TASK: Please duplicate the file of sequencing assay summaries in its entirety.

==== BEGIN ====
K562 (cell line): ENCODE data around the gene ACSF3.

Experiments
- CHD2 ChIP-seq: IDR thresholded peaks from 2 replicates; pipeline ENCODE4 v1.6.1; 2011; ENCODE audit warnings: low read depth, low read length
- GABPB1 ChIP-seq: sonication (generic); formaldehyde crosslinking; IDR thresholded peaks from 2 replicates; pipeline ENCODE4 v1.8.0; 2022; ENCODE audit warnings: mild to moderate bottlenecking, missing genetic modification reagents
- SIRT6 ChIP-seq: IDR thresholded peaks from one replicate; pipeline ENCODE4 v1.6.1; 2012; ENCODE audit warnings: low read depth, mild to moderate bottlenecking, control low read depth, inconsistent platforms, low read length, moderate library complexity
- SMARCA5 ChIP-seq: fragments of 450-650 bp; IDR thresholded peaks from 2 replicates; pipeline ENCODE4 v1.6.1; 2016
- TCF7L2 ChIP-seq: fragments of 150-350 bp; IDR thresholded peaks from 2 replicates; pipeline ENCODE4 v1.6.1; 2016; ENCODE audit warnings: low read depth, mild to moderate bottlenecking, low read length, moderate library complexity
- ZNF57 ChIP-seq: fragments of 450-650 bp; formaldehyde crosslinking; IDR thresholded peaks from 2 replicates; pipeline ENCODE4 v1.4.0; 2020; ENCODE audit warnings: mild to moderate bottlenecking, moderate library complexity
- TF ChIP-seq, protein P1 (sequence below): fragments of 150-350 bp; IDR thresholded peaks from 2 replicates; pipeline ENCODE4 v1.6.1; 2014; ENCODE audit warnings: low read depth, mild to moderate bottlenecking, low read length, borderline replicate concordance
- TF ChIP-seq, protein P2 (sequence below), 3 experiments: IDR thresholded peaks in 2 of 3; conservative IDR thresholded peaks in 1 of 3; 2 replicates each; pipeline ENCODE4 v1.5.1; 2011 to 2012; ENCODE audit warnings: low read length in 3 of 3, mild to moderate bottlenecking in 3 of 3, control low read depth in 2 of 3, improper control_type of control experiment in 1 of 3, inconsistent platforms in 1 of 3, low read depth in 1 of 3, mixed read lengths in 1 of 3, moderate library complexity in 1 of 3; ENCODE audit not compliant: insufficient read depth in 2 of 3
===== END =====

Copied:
K562 (cell line): ENCODE data around the gene ACSF3.

Experiments
- CHD2 ChIP-seq: IDR thresholded peaks from 2 replicates; pipeline ENCODE4 v1.6.1; 2011; ENCODE audit warnings: low read depth, low read length
- GABPB1 ChIP-seq: sonication (generic); formaldehyde crosslinking; IDR thresholded peaks from 2 replicates; pipeline ENCODE4 v1.8.0; 2022; ENCODE audit warnings: mild to moderate bottlenecking, missing genetic modification reagents
- SIRT6 ChIP-seq: IDR thresholded peaks from one replicate; pipeline ENCODE4 v1.6.1; 2012; ENCODE audit warnings: low read depth, mild to moderate bottlenecking, control low read depth, inconsistent platforms, low read length, moderate library complexity
- SMARCA5 ChIP-seq: fragments of 450-650 bp; IDR thresholded peaks from 2 replicates; pipeline ENCODE4 v1.6.1; 2016
- TCF7L2 ChIP-seq: fragments of 150-350 bp; IDR thresholded peaks from 2 replicates; pipeline ENCODE4 v1.6.1; 2016; ENCODE audit warnings: low read depth, mild to moderate bottlenecking, low read length, moderate library complexity
- ZNF57 ChIP-seq: fragments of 450-650 bp; formaldehyde crosslinking; IDR thresholded peaks from 2 replicates; pipeline ENCODE4 v1.4.0; 2020; ENCODE audit warnings: mild to moderate bottlenecking, moderate library complexity
- TF ChIP-seq, protein P1 (sequence below): fragments of 150-350 bp; IDR thresholded peaks from 2 replicates; pipeline ENCODE4 v1.6.1; 2014; ENCODE audit warnings: low read depth, mild to moderate bottlenecking, low read length, borderline replicate concordance
- TF ChIP-seq, protein P2 (sequence below), 3 experiments: IDR thresholded peaks in 2 of 3; conservative IDR thresholded peaks in 1 of 3; 2 replicates each; pipeline ENCODE4 v1.5.1; 2011 to 2012; ENCODE audit warnings: low read length in 3 of 3, mild to moderate bottlenecking in 3 of 3, control low read depth in 2 of 3, improper control_type of control experiment in 1 of 3, inconsistent platforms in 1 of 3, low read depth in 1 of 3, mixed read lengths in 1 of 3, moderate library complexity in 1 of 3; ENCODE audit not compliant: insufficient read depth in 2 of 3